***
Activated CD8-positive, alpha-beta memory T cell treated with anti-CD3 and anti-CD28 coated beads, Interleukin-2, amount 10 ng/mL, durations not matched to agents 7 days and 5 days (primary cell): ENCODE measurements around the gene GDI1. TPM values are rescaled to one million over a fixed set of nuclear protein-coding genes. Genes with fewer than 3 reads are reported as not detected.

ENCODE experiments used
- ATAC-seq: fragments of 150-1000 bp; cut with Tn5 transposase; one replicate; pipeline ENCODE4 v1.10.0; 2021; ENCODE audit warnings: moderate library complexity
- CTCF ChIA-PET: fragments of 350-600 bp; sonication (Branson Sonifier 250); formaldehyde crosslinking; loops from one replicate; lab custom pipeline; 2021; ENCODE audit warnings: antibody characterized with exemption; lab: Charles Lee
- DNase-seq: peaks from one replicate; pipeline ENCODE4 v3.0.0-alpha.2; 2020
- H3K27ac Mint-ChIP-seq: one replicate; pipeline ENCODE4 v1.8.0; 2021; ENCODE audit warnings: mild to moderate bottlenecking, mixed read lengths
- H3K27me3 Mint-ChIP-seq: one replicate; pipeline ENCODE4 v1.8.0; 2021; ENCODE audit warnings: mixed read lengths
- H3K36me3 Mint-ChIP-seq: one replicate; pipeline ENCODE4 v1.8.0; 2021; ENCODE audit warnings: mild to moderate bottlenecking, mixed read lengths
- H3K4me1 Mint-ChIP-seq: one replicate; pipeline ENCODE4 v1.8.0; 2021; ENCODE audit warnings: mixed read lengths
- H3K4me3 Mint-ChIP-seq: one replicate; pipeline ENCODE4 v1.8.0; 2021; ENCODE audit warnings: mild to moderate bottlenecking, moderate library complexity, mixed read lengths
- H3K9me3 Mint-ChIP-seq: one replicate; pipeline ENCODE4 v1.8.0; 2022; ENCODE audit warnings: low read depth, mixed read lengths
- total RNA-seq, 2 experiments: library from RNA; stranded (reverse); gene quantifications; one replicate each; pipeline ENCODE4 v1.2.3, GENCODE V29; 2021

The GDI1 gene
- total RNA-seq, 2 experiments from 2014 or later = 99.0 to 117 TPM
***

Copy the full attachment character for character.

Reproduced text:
Activated CD8-positive, alpha-beta memory T cell treated with anti-CD3 and anti-CD28 coated beads, Interleukin-2, amount 10 ng/mL, durations not matched to agents 7 days and 5 days (primary cell): ENCODE measurements around the gene GDI1. TPM values are rescaled to one million over a fixed set of nuclear protein-coding genes. Genes with fewer than 3 reads are reported as not detected.

ENCODE experiments used
- ATAC-seq: fragments of 150-1000 bp; cut with Tn5 transposase; one replicate; pipeline ENCODE4 v1.10.0; 2021; ENCODE audit warnings: moderate library complexity
- CTCF ChIA-PET: fragments of 350-600 bp; sonication (Branson Sonifier 250); formaldehyde crosslinking; loops from one replicate; lab custom pipeline; 2021; ENCODE audit warnings: antibody characterized with exemption; lab: Charles Lee
- DNase-seq: peaks from one replicate; pipeline ENCODE4 v3.0.0-alpha.2; 2020
- H3K27ac Mint-ChIP-seq: one replicate; pipeline ENCODE4 v1.8.0; 2021; ENCODE audit warnings: mild to moderate bottlenecking, mixed read lengths
- H3K27me3 Mint-ChIP-seq: one replicate; pipeline ENCODE4 v1.8.0; 2021; ENCODE audit warnings: mixed read lengths
- H3K36me3 Mint-ChIP-seq: one replicate; pipeline ENCODE4 v1.8.0; 2021; ENCODE audit warnings: mild to moderate bottlenecking, mixed read lengths
- H3K4me1 Mint-ChIP-seq: one replicate; pipeline ENCODE4 v1.8.0; 2021; ENCODE audit warnings: mixed read lengths
- H3K4me3 Mint-ChIP-seq: one replicate; pipeline ENCODE4 v1.8.0; 2021; ENCODE audit warnings: mild to moderate bottlenecking, moderate library complexity, mixed read lengths
- H3K9me3 Mint-ChIP-seq: one replicate; pipeline ENCODE4 v1.8.0; 2022; ENCODE audit warnings: low read depth, mixed read lengths
- total RNA-seq, 2 experiments: library from RNA; stranded (reverse); gene quantifications; one replicate each; pipeline ENCODE4 v1.2.3, GENCODE V29; 2021

The GDI1 gene
- total RNA-seq, 2 experiments from 2014 or later = 99.0 to 117 TPM